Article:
Here's how Coach Thibaudeau fought back, took control of his health, and still managed to get stronger and leaner.
For those who didn't know, I had some pretty severe health issues four years back: kidney damage (focal segmental glomerulosclerosis), which is the leading cause of kidney failure in adults. So I decided to put health at the forefront of my life instead of simply trying to be the strongest and most muscular.
It seems to be working because my kidney health markers are back in normal range and were the best they've ever been since 2012. This also coincided with me being able to get in great shape again – being capable of adding muscle and get super lean.
It's my belief that when you're young, your body isn't as "used up" and you can get away with doing things that are bad for your health. But the older you get, the more health and hypertrophy become interrelated. Here are some things I changed in my lifestyle:
I walk 45-60 minutes on an empty stomach at least three times a week and up to five. I know that I wrote about not doing fasted cardio in the past, and maybe it could be detrimental to muscle mass. But a recent study reviewed in an article by TC Luoma has made me change my mind. Morning fasted cardio might not burn more fat directly BUT it increases the enzymes responsible for using fat for fuel.
So over time you might actually be programming your body to rely more on fat, which will help you get leaner. Since I train at 6:30 or 7:00 AM. I wake up at 4:30 and go walk 45-60 minutes. Then I either have a light, easy to digest breakfast or Plazma™ and go train. Note that I'm walking, not doing moderate intensity cardio; it doesn't have the cortisol spike that would hurt muscle growth.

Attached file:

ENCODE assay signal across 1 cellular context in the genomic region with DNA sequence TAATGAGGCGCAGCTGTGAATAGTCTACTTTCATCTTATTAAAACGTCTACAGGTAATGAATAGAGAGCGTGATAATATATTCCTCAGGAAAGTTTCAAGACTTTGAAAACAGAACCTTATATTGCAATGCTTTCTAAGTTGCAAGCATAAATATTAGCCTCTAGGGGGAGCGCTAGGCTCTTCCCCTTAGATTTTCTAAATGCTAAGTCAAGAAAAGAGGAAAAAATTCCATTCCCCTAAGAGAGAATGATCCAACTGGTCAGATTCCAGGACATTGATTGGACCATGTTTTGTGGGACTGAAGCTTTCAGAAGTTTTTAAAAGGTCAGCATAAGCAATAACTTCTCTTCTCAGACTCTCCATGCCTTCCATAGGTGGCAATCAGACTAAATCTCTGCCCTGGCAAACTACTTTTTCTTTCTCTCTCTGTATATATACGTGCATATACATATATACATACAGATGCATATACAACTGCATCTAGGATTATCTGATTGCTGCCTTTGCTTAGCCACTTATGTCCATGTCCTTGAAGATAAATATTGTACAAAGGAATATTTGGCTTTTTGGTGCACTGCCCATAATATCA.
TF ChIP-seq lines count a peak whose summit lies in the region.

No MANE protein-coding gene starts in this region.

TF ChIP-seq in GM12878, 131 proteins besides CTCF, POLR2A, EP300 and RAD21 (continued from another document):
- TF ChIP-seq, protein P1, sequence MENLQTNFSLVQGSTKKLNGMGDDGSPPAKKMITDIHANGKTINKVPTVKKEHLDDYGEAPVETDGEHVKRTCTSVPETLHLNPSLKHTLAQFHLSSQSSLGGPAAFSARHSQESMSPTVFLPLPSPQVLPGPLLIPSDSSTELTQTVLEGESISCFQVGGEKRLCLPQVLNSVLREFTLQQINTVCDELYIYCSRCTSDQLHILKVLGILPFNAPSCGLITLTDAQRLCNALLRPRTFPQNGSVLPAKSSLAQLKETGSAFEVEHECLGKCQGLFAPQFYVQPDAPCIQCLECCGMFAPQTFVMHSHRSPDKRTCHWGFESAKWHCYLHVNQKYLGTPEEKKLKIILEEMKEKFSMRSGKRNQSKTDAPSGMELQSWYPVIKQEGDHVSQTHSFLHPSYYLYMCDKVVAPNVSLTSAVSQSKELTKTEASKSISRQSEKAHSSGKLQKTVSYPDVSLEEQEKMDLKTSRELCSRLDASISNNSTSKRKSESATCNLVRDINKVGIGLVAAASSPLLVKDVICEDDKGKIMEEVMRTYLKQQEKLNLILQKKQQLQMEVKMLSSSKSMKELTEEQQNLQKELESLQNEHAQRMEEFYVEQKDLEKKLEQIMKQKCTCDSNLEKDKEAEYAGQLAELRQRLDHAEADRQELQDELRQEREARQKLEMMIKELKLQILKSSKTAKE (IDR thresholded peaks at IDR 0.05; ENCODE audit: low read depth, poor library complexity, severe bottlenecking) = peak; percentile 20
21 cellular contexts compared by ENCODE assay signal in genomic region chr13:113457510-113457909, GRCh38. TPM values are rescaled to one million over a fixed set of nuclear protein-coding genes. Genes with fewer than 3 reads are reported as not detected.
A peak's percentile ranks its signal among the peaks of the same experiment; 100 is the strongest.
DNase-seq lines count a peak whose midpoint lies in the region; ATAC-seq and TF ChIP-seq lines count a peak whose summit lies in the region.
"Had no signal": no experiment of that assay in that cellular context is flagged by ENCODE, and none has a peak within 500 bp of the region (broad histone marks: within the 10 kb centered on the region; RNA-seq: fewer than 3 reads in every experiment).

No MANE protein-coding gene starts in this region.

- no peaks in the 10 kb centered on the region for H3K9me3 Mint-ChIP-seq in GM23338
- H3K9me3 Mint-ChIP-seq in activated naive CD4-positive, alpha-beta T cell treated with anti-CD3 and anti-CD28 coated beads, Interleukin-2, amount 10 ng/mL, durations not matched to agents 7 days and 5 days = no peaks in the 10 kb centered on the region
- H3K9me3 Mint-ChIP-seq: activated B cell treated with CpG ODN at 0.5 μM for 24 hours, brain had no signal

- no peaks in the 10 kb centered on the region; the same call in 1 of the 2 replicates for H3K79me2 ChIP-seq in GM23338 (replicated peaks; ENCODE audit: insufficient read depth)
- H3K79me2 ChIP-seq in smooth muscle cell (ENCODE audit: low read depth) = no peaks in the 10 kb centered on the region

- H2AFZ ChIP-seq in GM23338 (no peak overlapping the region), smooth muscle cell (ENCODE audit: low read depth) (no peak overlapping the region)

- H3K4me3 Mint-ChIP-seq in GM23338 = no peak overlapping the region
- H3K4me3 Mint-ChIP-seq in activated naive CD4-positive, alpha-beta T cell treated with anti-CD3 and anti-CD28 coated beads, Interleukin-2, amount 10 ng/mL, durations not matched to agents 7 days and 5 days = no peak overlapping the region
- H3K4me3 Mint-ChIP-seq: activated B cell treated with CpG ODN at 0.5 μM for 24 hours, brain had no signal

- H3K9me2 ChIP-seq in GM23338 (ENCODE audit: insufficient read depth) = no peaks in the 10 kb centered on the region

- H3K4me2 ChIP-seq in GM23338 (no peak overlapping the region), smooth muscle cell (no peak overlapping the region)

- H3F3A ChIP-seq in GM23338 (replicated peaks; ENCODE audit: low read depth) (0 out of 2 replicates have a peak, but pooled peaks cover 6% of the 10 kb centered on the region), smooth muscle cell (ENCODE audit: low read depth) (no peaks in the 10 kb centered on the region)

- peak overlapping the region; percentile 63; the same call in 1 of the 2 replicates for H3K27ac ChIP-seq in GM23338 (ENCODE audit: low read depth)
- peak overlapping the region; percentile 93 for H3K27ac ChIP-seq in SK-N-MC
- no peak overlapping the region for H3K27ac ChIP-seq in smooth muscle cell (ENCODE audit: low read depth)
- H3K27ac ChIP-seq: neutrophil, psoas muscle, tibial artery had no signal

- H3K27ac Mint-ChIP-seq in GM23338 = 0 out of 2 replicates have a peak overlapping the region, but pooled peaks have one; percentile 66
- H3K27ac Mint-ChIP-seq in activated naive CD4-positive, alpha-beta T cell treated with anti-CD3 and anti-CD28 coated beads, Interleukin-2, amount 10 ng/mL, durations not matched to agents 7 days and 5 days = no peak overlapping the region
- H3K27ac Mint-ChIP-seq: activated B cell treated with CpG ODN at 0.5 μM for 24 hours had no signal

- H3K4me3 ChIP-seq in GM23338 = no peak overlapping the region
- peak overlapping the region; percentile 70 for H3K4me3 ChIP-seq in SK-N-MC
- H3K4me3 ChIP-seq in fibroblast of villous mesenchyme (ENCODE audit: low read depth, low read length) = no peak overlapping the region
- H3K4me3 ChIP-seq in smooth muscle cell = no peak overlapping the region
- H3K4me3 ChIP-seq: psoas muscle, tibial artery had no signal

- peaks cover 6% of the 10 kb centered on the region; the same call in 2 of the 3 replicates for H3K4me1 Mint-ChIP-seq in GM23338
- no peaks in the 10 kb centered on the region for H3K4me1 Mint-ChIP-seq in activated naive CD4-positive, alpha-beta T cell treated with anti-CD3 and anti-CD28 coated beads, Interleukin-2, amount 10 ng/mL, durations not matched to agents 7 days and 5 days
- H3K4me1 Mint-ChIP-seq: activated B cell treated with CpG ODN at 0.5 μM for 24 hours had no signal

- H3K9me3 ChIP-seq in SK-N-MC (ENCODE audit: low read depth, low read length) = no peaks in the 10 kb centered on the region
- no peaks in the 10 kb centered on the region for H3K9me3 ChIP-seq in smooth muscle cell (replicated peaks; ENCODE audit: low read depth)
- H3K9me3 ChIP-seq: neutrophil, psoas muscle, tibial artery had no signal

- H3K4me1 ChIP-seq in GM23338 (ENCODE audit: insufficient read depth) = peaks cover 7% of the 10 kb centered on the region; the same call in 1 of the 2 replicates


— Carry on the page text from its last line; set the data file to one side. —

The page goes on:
I now eat a ton of veggies. I used to be really bad with nutrition. I stayed fairly lean because I didn't consume a lot of daily calories, but the way I was eating (no veggies, no fruits, a lot of cold meats, frankenfoods, etc.) wasn't optimal for my health. When I started to eat more veggies it had a noticeable impact on how I felt and also on how my body looked. I started to retain less water and I lost fat more easily.
I reduced volume and training time. I used to train for an hour or more. And while I could power through the workouts, it made me feel lethargic and almost depressed throughout the day. I'm a stimulus addict and I'm sure that doing too much for too long had a negative impact on my gains and health. Now I limit my sessions to under an hour and train at a faster pace.
I increased my rep ranges. I used to do most of my big lifts in the 1-3 range, now I do them for 6-8 reps. Still heavy, but not so much that it increases the risk of injuries or nervous system fatigue. I also do more mind-muscle connection work (slower tempos, isometric holds, constant tension reps, etc.)